The Duncan Banner

November 10, 2013

Accountability present in Duncan schools but not in current state evaluation model

Sherry Labyer
The Duncan Banner

DUNCAN — Accountability in Duncan Schools has always been a priority and transparency is one of the cornerstones for doing business in our district. In May of 2011, the Oklahoma Legislature passed H. B. 1456 to grade school performance on an A through F scale. At the time the law was passed, we did not completely understand the details of the grading system but fully intended to follow the law and embrace the evaluation model to improve student achievement. H.B. 1456 was intended to provide a system that would be useful to parents, educators, and students. It was to be a fair and equitable model that fairly assesses students through high stakes testing in grades 3 through 12. Unfortunately, the A-F grading system has failed to meet the intentions of the legislators responsible for the passage of HB 1456.

A testing debacle occurred in the spring of 2013 that negatively impacted our students testing experience. The testing company servers crashed, and students were “kicked off” the testing sites. The crash forced some students to completely start over while others were interrupted as long as three hours.

Because A-F grades are based on spring testing, educators and other professionals became frustrated and concerned about the affect this would have on overall school performance. Researchers from Oklahoma University and Oklahoma State University issued the following statement, “This year has borne witness to numerous testing protocol failures that corrupted the limited data used to calculate a grade for schools.” They further stated, “The data we have analyzed demonstrates quite dramatically that the letter grade system for school evaluation has very little meaning and certainly cannot be used to legitimately inform high-stakes decisions.”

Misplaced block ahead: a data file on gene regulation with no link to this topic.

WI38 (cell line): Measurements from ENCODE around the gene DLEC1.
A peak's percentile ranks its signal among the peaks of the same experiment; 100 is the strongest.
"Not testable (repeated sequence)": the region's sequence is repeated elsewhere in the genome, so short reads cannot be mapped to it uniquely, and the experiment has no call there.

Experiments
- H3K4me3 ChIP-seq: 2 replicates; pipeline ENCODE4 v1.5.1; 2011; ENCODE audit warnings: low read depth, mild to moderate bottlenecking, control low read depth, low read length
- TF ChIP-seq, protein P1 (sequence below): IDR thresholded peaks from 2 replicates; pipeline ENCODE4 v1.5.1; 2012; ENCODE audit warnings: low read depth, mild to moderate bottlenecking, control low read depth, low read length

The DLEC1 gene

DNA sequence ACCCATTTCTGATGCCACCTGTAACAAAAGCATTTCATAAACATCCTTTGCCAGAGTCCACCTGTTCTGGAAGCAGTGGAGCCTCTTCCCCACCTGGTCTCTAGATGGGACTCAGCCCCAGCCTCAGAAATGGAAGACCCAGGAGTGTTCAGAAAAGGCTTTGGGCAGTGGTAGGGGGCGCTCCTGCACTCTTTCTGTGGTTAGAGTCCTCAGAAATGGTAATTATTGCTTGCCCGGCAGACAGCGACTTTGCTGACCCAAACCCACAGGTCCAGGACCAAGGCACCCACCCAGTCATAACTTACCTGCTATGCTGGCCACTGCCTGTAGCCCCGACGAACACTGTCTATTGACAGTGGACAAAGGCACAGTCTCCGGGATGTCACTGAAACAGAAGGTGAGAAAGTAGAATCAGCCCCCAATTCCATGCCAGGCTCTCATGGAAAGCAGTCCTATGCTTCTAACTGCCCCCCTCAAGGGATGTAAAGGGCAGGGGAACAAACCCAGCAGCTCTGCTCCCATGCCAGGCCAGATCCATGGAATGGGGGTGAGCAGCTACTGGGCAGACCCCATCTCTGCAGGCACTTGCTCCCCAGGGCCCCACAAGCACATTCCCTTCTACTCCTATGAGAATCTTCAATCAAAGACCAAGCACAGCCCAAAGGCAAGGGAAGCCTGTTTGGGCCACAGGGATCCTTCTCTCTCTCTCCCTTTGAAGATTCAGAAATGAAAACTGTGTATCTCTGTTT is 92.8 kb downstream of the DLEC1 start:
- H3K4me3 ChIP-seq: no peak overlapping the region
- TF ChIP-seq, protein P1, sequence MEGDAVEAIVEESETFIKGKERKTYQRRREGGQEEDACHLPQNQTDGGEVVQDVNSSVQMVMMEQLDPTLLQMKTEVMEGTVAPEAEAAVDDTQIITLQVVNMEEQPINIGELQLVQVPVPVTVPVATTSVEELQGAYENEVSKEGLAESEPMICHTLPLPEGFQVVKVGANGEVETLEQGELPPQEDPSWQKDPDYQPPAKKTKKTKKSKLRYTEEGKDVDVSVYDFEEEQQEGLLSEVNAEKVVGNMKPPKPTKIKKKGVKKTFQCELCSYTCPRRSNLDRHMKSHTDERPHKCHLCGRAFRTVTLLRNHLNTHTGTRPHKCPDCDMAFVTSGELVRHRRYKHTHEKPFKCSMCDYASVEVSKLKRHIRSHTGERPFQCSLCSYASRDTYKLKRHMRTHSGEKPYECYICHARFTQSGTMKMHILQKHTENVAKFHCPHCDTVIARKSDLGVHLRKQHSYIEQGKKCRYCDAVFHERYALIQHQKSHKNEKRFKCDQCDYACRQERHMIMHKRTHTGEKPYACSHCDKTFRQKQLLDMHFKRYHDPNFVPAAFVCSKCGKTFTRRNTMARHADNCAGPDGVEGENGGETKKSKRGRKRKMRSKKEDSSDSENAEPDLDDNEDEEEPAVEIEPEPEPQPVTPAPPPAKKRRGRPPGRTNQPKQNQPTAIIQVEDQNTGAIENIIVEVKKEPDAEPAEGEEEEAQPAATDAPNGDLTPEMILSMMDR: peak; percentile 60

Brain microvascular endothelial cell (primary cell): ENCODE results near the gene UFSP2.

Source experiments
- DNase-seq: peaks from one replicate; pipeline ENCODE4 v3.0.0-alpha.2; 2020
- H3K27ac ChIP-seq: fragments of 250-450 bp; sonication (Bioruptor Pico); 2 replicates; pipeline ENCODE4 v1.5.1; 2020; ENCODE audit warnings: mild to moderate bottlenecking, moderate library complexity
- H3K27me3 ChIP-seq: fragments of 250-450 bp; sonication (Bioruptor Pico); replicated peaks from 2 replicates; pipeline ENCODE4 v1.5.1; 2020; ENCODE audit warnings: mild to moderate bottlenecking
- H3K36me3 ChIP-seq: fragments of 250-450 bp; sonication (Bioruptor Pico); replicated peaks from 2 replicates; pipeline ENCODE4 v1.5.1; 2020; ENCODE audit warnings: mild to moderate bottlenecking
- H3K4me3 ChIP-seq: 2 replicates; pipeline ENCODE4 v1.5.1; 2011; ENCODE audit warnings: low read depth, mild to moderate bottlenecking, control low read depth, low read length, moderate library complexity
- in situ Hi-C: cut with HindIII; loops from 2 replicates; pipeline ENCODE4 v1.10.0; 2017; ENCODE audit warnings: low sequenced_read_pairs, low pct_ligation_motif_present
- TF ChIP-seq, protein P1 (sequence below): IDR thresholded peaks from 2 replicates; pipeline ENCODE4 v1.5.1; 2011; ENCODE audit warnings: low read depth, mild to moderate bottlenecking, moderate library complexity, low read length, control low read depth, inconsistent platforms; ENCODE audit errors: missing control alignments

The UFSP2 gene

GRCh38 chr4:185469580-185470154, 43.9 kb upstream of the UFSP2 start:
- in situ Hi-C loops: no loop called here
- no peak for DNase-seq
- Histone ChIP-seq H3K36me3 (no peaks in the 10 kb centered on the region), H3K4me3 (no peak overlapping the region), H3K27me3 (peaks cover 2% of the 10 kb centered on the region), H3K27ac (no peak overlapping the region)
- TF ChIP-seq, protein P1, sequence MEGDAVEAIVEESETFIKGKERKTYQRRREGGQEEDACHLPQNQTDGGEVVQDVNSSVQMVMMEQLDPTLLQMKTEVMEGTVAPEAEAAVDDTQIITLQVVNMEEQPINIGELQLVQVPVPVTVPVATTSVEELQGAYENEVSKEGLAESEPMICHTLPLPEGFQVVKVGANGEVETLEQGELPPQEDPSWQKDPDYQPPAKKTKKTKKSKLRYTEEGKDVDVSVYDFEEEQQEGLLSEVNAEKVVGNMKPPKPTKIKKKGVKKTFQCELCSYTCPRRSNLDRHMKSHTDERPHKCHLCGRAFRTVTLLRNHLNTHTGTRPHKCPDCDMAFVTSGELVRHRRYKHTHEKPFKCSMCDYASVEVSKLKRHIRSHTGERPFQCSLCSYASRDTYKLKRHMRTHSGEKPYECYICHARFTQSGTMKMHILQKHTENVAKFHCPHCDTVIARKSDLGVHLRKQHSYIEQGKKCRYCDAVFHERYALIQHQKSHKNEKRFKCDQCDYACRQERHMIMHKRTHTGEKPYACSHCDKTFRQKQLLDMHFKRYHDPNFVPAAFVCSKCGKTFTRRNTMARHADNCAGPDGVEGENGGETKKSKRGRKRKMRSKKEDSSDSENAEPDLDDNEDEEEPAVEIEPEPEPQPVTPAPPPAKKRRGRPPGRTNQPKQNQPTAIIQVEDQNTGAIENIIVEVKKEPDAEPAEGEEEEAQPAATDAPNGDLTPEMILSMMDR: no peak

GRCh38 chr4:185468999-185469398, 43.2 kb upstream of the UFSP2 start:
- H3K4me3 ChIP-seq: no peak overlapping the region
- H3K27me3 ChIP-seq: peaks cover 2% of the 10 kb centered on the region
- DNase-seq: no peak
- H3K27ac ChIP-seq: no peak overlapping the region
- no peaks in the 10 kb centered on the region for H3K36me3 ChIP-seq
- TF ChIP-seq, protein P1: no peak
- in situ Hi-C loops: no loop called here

On October 16th, Duncan Schools’ letter grades were issued. Since that time, our letter grades at each site have changed nine times. Some additional challenges we experienced include: cut scores in science and writing were changed after our students took the test, some students writing assessments have been re-graded, incorrect demographic information has been discovered, several reporting deadlines have been altered, and multiple testing messages from the Oklahoma State Department of Education have changed. In addition, OSDE informed districts they may send disputed writing tests back to the testing company to be graded a second time at a possible cost of $125/test.

Until research proves otherwise, I, as superintendent of Duncan Schools, will stand with OU/OSU researchers, professional organizations such as the Cooperative Council of School Administrators, and highly respected educators in our state and agree that the present accountability system is invalid, unreliable, and not relevant in assessing our students.

Sherry Labyer,

Duncan Superintendent